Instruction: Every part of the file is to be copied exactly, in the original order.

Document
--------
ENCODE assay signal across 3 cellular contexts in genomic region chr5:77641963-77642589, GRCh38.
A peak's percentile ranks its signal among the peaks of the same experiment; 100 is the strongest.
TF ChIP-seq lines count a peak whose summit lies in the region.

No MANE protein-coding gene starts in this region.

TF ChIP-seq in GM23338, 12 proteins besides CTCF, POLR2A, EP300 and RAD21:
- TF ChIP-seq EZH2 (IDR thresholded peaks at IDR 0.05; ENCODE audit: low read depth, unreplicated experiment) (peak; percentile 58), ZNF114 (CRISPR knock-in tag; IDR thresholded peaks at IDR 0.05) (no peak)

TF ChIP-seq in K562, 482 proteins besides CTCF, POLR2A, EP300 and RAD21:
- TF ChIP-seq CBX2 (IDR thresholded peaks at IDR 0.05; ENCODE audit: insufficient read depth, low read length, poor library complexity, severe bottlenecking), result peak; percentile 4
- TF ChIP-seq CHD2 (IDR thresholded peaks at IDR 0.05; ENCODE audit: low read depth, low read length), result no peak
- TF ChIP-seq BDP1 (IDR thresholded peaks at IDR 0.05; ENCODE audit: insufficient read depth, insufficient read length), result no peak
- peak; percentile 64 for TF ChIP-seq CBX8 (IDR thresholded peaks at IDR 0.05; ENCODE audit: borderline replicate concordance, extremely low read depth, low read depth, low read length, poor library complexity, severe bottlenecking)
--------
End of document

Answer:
ENCODE assay signal across 3 cellular contexts in genomic region chr5:77641963-77642589, GRCh38.
A peak's percentile ranks its signal among the peaks of the same experiment; 100 is the strongest.
TF ChIP-seq lines count a peak whose summit lies in the region.

No MANE protein-coding gene starts in this region.

TF ChIP-seq in GM23338, 12 proteins besides CTCF, POLR2A, EP300 and RAD21:
- TF ChIP-seq EZH2 (IDR thresholded peaks at IDR 0.05; ENCODE audit: low read depth, unreplicated experiment) (peak; percentile 58), ZNF114 (CRISPR knock-in tag; IDR thresholded peaks at IDR 0.05) (no peak)

TF ChIP-seq in K562, 482 proteins besides CTCF, POLR2A, EP300 and RAD21:
- TF ChIP-seq CBX2 (IDR thresholded peaks at IDR 0.05; ENCODE audit: insufficient read depth, low read length, poor library complexity, severe bottlenecking), result peak; percentile 4
- TF ChIP-seq CHD2 (IDR thresholded peaks at IDR 0.05; ENCODE audit: low read depth, low read length), result no peak
- TF ChIP-seq BDP1 (IDR thresholded peaks at IDR 0.05; ENCODE audit: insufficient read depth, insufficient read length), result no peak
- peak; percentile 64 for TF ChIP-seq CBX8 (IDR thresholded peaks at IDR 0.05; ENCODE audit: borderline replicate concordance, extremely low read depth, low read depth, low read length, poor library complexity, severe bottlenecking)